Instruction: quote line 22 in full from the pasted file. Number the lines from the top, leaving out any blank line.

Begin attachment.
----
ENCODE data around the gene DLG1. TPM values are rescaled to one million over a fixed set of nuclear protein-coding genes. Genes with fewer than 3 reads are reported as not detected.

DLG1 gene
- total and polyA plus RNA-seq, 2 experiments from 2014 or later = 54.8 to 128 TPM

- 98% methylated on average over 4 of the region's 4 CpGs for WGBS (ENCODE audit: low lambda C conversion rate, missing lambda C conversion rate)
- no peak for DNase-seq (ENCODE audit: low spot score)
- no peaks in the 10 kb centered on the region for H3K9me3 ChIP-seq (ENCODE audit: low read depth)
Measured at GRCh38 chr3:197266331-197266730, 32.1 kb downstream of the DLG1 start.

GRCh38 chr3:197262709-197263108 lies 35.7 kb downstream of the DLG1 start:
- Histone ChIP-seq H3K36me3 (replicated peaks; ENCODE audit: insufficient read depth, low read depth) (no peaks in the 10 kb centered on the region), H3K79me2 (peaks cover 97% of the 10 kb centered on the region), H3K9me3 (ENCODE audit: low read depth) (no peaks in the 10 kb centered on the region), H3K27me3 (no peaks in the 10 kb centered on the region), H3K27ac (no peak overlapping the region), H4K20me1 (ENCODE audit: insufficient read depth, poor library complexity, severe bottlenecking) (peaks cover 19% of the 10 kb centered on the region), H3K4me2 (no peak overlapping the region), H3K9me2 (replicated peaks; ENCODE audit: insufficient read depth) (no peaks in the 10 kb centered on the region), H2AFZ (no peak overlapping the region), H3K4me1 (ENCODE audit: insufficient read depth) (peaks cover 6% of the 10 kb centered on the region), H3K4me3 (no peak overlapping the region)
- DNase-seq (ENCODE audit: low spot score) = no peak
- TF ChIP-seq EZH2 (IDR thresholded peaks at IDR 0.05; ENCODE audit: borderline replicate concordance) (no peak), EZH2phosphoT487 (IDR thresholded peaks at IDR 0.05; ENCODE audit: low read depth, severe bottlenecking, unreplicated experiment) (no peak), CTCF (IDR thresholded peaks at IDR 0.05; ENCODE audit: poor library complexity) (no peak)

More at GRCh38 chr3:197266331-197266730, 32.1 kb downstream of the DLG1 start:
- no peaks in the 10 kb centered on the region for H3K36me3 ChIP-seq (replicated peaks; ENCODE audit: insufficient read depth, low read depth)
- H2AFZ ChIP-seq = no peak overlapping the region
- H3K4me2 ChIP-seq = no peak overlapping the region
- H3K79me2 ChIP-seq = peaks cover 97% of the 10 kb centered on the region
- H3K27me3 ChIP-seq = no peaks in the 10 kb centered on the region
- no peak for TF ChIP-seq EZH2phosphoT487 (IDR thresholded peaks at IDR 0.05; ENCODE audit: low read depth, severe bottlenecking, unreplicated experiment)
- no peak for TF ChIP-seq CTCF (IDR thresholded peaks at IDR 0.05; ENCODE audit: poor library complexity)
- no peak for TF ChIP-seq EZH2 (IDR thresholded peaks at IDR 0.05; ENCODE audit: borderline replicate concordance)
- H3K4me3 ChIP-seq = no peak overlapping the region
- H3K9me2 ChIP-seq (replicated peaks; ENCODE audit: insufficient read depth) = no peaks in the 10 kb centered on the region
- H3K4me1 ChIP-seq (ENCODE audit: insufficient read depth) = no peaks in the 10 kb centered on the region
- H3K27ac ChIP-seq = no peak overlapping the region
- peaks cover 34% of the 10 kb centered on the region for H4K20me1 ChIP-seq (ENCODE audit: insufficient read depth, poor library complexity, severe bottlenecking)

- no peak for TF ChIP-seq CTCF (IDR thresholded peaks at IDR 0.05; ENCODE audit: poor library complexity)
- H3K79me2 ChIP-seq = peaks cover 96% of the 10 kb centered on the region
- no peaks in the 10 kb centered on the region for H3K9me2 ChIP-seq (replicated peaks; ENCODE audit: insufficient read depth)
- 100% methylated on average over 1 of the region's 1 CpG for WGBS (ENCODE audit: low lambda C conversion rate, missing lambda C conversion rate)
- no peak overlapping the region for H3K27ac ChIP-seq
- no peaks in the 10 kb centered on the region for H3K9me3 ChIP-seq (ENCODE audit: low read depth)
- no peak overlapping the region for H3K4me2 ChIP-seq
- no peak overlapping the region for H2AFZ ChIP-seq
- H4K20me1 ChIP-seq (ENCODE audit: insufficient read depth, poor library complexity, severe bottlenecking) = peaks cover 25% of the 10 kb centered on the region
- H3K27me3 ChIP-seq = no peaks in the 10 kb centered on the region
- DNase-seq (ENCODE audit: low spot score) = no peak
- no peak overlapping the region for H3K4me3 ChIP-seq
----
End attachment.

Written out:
- H3K9me2 ChIP-seq (replicated peaks; ENCODE audit: insufficient read depth) = no peaks in the 10 kb centered on the region